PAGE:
The White House, President George W. Bush Click to print this document

For Immediate Release
Office of the Press Secretary
November 10, 2006

Fact Sheet: President Bush Dedicates the National Museum of the Marine Corps and Announces He Will Award Corporal Jason Dunham the Medal of Honor

     Fact sheet President Bush Attends Dedication of the National Museum of the Marine Corps
     Fact sheet In Focus: Veterans

Today, At The Dedication Of The National Museum Of The Marine Corps, President Bush Announced He Will Award The Medal Of Honor (Posthumous) To Corporal Jason Dunham.

The Medal Of Honor Is America's Highest Decoration For Valor. The Medal of Honor, established by Joint Resolution of Congress, is awarded in the name of Congress to a person who, while a member of the Armed Forces, distinguishes himself conspicuously by gallantry and intrepidity at the risk of his life above and beyond the call of duty while engaged in an action against any enemy of the United States, while engaged in military operations involving conflict with an opposing foreign force, or while serving with friendly foreign forces engaged in an armed conflict against an opposing armed force in which the United States is not a belligerent party. Corporal Dunham's family will be presented the medal at an upcoming ceremony at the White House.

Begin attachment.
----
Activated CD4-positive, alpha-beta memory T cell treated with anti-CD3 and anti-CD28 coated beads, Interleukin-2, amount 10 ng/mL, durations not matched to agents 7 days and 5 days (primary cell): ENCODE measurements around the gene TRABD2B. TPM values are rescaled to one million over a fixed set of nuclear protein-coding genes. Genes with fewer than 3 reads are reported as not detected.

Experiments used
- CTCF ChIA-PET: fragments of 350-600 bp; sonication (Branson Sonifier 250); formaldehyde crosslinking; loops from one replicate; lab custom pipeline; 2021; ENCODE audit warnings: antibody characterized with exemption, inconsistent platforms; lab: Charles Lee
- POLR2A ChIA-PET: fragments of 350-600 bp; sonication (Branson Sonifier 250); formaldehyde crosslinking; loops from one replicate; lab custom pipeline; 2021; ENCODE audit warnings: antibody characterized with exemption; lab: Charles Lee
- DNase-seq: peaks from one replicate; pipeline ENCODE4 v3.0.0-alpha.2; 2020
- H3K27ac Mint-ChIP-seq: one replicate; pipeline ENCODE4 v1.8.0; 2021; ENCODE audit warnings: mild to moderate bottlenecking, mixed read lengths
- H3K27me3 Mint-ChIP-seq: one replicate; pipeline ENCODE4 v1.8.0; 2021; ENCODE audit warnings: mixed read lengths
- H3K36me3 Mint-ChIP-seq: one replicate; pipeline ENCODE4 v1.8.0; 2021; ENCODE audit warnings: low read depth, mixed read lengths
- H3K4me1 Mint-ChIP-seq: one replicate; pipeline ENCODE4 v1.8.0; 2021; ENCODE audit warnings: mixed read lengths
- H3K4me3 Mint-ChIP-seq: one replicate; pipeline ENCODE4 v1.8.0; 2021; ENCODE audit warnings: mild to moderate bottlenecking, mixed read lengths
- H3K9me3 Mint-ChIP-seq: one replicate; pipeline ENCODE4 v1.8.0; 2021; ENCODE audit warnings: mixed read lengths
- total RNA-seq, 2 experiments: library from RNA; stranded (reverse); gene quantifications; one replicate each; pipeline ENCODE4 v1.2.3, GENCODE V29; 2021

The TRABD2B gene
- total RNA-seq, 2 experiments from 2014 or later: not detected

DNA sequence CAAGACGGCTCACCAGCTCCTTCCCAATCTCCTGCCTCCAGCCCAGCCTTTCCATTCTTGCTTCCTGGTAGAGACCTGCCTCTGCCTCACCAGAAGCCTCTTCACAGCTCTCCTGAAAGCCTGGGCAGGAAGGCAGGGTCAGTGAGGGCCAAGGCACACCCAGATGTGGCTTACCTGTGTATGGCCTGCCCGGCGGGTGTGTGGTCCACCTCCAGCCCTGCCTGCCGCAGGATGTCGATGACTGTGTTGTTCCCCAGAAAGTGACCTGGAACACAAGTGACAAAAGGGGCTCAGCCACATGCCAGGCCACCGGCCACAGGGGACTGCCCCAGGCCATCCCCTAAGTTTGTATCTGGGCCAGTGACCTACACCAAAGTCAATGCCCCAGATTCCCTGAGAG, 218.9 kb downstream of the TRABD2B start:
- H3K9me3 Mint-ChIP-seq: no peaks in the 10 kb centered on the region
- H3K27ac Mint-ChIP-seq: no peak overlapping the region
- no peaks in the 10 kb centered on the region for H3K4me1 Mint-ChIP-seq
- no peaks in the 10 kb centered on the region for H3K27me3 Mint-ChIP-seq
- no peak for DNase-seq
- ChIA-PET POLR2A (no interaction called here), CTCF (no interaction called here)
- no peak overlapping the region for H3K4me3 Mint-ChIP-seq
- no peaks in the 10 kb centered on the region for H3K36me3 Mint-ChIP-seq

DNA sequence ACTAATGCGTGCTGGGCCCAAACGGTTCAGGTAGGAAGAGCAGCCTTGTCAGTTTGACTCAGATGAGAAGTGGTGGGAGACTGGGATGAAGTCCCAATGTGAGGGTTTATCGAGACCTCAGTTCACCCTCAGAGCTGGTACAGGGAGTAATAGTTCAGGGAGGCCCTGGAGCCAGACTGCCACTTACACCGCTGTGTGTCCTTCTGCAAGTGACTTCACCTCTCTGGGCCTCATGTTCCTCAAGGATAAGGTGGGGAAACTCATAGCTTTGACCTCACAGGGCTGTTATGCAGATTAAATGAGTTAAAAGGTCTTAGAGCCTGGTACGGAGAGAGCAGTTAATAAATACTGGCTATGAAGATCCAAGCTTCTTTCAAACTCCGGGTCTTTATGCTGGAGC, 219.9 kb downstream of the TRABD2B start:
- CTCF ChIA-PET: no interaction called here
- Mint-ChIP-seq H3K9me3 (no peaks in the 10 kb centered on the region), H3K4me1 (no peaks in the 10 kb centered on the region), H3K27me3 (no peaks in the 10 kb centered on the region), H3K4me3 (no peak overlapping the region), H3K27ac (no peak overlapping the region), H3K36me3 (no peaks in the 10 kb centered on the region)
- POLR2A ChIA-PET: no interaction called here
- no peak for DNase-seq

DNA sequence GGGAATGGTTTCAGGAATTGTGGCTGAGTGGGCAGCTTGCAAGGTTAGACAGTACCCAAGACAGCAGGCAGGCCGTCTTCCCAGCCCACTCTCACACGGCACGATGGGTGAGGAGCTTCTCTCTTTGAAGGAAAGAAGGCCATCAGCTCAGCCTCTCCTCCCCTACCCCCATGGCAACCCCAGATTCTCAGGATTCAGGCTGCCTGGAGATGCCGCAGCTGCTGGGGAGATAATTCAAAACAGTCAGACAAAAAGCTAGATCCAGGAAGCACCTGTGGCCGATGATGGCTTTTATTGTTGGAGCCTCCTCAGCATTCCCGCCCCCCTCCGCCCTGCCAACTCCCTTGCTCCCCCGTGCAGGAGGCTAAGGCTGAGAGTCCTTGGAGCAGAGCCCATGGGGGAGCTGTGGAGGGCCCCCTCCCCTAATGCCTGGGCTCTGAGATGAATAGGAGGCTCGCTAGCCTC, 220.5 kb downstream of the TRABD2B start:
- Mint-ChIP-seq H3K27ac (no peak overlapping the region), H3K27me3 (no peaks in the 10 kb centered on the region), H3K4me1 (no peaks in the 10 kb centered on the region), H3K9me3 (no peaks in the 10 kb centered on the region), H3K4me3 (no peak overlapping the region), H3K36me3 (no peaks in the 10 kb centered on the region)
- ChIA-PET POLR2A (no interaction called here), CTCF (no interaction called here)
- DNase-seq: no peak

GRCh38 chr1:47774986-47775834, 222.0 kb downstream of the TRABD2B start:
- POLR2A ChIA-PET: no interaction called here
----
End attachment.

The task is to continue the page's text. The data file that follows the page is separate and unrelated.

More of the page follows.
Since Taking Office, President Bush Has Awarded Six Medals Of Honor. Three were for Vietnam, one was for World War II, one was for Korea, and one was for Iraq.

President Bush Dedicates The National Museum Of The Marine Corps

Today We Celebrate The 231st Birthday Of One Of The World's Premier Fighting Forces, And We Mark The Opening Of Our Nation's Most Modern Military Museum. In this museum, visitors will feel what it is like to go through boot camp, land on a World War II beach under fire, or deploy from a helicopter in a hot zone in Vietnam. The museum is shaped in the form of the famous photograph of the flag-raising on Iwo Jima.

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